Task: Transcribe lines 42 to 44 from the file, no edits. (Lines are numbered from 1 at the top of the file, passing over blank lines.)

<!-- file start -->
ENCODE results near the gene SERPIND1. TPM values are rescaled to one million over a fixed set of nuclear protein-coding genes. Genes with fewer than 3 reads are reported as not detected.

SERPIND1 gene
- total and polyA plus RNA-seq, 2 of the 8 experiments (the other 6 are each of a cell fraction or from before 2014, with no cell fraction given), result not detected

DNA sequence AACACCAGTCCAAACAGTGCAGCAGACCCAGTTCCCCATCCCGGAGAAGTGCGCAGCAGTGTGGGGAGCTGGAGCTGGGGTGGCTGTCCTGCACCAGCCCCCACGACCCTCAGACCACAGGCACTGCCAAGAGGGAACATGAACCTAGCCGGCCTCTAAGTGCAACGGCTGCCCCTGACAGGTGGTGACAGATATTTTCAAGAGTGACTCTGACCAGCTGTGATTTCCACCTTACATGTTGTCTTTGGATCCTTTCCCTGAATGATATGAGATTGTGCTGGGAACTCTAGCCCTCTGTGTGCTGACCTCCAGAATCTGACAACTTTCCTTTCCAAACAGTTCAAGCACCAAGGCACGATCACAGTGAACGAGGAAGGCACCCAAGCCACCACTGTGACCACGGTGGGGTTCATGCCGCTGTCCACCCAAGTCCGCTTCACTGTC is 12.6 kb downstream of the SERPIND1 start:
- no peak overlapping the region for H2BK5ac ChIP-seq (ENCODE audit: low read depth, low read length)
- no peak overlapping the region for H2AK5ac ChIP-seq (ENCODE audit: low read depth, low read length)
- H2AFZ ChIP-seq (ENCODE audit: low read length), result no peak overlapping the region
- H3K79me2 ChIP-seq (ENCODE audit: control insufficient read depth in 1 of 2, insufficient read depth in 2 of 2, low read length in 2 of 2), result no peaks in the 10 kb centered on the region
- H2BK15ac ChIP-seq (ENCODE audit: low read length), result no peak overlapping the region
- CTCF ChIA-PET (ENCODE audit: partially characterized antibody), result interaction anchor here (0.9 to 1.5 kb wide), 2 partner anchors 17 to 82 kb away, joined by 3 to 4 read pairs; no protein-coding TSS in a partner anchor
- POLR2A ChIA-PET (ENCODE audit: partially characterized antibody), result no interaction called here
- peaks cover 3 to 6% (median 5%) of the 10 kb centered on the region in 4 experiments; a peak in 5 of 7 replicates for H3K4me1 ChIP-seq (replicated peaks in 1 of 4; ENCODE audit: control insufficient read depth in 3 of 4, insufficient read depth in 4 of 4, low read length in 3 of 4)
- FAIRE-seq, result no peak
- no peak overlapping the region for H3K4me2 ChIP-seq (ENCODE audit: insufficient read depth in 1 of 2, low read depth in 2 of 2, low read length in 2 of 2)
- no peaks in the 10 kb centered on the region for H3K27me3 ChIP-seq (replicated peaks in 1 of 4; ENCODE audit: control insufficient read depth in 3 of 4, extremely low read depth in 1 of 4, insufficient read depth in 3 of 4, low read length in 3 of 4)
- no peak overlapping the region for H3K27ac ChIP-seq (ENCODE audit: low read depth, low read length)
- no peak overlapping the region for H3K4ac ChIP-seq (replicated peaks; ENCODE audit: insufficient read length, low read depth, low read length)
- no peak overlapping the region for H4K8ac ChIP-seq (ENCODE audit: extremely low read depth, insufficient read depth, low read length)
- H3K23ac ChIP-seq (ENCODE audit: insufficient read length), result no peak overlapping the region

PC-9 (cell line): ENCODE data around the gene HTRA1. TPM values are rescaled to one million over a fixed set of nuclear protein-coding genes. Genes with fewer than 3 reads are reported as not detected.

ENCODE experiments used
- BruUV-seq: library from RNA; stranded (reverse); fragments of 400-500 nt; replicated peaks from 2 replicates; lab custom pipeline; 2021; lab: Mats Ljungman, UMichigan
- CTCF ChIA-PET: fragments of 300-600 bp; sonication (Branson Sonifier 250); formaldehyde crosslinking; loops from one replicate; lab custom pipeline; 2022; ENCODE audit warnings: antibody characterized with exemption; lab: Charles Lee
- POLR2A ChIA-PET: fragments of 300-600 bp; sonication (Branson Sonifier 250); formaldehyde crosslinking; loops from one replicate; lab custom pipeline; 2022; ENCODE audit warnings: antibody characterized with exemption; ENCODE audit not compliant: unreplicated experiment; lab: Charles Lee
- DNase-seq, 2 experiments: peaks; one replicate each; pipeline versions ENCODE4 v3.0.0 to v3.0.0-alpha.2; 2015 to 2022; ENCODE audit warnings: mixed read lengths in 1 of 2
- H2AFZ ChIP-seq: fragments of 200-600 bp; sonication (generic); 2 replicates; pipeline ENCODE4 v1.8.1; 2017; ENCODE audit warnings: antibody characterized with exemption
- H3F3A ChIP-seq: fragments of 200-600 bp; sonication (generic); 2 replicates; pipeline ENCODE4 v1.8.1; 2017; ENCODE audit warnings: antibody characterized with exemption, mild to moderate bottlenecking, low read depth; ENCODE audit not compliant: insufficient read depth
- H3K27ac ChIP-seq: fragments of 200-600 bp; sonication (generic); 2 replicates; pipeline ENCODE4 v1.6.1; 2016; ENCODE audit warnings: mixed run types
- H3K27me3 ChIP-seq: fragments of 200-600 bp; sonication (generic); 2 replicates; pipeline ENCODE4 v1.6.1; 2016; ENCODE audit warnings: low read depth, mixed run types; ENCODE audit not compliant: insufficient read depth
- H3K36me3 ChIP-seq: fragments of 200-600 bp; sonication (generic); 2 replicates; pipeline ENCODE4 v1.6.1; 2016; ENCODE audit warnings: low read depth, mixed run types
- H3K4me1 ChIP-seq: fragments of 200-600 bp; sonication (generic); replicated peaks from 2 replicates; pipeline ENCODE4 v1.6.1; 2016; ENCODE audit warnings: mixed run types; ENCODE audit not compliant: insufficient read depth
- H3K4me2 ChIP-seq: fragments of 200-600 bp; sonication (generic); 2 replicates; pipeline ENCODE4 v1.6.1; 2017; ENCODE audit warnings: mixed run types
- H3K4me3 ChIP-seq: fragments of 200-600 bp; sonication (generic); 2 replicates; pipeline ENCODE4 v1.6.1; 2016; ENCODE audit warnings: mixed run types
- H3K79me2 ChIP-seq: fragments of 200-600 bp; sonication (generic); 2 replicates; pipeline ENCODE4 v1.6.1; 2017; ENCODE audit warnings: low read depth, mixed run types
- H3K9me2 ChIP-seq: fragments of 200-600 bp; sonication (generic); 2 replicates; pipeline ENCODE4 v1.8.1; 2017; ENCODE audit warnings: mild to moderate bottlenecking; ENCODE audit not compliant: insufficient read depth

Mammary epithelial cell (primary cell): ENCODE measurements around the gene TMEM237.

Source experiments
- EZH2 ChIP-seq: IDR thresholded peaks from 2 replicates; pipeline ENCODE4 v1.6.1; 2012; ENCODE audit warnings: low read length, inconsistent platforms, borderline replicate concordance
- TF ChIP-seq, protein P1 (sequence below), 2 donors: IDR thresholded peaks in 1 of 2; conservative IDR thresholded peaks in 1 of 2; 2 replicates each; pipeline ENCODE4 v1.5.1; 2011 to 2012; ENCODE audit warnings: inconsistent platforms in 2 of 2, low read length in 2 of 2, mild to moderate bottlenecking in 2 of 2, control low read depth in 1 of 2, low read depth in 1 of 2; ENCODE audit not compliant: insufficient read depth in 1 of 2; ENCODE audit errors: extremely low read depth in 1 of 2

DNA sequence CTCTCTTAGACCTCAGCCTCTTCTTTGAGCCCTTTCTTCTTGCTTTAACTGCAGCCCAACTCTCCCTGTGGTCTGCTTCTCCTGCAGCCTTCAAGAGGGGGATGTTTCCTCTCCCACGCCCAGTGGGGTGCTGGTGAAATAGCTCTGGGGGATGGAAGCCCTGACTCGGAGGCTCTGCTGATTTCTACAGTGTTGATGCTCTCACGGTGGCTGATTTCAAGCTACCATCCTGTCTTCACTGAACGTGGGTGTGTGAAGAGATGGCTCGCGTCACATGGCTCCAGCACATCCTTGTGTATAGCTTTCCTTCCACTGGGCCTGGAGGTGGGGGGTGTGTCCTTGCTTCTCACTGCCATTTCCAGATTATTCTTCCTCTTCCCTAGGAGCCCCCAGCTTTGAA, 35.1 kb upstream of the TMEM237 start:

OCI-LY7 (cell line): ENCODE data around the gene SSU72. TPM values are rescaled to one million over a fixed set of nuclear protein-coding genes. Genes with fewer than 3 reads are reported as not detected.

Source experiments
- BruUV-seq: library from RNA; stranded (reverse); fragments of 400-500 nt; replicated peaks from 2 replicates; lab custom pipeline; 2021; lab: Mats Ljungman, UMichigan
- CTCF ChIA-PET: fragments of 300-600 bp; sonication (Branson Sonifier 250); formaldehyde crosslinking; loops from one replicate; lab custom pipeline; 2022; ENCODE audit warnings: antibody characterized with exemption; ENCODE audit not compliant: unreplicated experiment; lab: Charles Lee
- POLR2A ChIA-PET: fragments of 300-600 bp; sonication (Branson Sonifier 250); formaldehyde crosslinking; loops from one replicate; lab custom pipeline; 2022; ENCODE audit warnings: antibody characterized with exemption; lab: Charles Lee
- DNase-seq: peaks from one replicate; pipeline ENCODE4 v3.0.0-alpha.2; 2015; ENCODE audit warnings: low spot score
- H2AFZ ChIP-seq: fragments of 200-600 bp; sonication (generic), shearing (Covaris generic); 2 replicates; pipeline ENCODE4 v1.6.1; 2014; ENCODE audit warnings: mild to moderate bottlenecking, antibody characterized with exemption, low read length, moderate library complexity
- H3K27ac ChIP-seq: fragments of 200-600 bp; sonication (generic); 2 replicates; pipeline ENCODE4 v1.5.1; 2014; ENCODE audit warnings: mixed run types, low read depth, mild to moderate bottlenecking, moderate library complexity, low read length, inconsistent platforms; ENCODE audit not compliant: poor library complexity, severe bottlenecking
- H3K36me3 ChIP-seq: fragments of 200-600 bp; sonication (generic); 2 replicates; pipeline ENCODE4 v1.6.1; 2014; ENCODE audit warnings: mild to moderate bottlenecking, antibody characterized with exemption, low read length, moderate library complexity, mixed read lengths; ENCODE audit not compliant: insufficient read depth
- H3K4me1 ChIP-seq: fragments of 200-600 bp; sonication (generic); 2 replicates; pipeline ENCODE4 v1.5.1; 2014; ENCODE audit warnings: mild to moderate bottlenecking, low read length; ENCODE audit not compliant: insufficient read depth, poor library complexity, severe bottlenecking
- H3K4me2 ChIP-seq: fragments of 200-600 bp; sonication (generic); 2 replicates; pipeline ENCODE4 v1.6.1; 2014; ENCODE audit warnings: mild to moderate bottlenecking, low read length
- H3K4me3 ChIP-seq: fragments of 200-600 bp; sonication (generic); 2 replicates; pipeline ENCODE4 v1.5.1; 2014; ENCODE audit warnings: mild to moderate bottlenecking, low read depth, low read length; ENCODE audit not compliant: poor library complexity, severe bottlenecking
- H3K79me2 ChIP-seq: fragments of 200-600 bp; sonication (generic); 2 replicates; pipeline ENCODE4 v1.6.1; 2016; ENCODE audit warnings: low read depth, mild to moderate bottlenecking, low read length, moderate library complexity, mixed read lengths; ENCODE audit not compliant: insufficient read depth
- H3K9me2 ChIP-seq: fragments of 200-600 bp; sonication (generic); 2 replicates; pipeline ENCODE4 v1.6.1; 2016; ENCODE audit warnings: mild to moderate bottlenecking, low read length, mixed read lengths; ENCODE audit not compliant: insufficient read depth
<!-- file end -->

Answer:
Source experiments
- BruUV-seq: library from RNA; stranded (reverse); fragments of 400-500 nt; replicated peaks from 2 replicates; lab custom pipeline; 2021; lab: Mats Ljungman, UMichigan
- CTCF ChIA-PET: fragments of 300-600 bp; sonication (Branson Sonifier 250); formaldehyde crosslinking; loops from one replicate; lab custom pipeline; 2022; ENCODE audit warnings: antibody characterized with exemption; ENCODE audit not compliant: unreplicated experiment; lab: Charles Lee